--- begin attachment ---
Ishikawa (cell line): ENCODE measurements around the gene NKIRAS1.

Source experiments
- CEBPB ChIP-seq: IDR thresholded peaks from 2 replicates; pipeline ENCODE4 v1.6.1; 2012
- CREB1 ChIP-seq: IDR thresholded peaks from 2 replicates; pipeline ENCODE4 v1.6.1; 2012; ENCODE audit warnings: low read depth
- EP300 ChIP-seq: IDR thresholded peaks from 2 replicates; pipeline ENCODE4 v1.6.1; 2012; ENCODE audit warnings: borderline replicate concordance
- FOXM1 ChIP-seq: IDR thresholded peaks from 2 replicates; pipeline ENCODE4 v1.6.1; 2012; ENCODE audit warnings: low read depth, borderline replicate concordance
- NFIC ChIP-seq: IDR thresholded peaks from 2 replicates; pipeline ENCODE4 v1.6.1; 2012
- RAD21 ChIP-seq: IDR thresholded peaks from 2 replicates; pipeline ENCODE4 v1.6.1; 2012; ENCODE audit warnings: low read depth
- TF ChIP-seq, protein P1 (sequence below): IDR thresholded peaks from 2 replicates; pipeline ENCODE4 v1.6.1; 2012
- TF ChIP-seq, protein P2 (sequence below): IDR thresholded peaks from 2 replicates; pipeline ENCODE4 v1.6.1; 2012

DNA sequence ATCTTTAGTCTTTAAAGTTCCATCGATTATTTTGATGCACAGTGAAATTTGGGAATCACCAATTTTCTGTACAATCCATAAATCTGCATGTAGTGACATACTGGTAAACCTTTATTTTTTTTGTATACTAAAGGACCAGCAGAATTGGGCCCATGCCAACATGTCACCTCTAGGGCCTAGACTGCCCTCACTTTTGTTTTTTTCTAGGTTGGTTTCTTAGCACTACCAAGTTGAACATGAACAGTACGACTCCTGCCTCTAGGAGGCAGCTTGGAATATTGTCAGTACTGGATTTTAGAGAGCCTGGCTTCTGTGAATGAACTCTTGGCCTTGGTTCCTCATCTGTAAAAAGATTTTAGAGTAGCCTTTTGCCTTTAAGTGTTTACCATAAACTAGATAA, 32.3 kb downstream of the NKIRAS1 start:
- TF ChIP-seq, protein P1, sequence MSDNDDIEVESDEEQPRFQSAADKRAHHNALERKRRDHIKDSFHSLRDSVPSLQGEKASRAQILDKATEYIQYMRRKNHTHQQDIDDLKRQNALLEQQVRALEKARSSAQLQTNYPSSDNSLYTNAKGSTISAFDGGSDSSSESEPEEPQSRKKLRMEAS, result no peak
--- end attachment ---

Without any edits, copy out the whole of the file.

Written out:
Ishikawa (cell line): ENCODE measurements around the gene NKIRAS1.

Source experiments
- CEBPB ChIP-seq: IDR thresholded peaks from 2 replicates; pipeline ENCODE4 v1.6.1; 2012
- CREB1 ChIP-seq: IDR thresholded peaks from 2 replicates; pipeline ENCODE4 v1.6.1; 2012; ENCODE audit warnings: low read depth
- EP300 ChIP-seq: IDR thresholded peaks from 2 replicates; pipeline ENCODE4 v1.6.1; 2012; ENCODE audit warnings: borderline replicate concordance
- FOXM1 ChIP-seq: IDR thresholded peaks from 2 replicates; pipeline ENCODE4 v1.6.1; 2012; ENCODE audit warnings: low read depth, borderline replicate concordance
- NFIC ChIP-seq: IDR thresholded peaks from 2 replicates; pipeline ENCODE4 v1.6.1; 2012
- RAD21 ChIP-seq: IDR thresholded peaks from 2 replicates; pipeline ENCODE4 v1.6.1; 2012; ENCODE audit warnings: low read depth
- TF ChIP-seq, protein P1 (sequence below): IDR thresholded peaks from 2 replicates; pipeline ENCODE4 v1.6.1; 2012
- TF ChIP-seq, protein P2 (sequence below): IDR thresholded peaks from 2 replicates; pipeline ENCODE4 v1.6.1; 2012

DNA sequence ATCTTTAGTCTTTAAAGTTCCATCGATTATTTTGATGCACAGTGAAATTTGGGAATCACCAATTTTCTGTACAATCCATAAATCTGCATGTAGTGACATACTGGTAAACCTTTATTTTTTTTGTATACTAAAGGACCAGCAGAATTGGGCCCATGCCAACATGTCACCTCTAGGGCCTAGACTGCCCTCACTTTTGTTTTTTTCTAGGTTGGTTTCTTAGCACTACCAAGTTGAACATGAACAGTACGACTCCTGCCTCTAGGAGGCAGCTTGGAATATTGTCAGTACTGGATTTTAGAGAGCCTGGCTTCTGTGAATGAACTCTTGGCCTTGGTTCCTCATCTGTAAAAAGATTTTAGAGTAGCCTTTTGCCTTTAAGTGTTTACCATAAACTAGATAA, 32.3 kb downstream of the NKIRAS1 start:
- TF ChIP-seq, protein P1, sequence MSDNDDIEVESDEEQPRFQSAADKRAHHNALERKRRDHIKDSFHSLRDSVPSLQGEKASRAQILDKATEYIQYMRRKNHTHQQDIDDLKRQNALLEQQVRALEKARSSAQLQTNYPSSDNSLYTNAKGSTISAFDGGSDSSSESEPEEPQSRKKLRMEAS, result no peak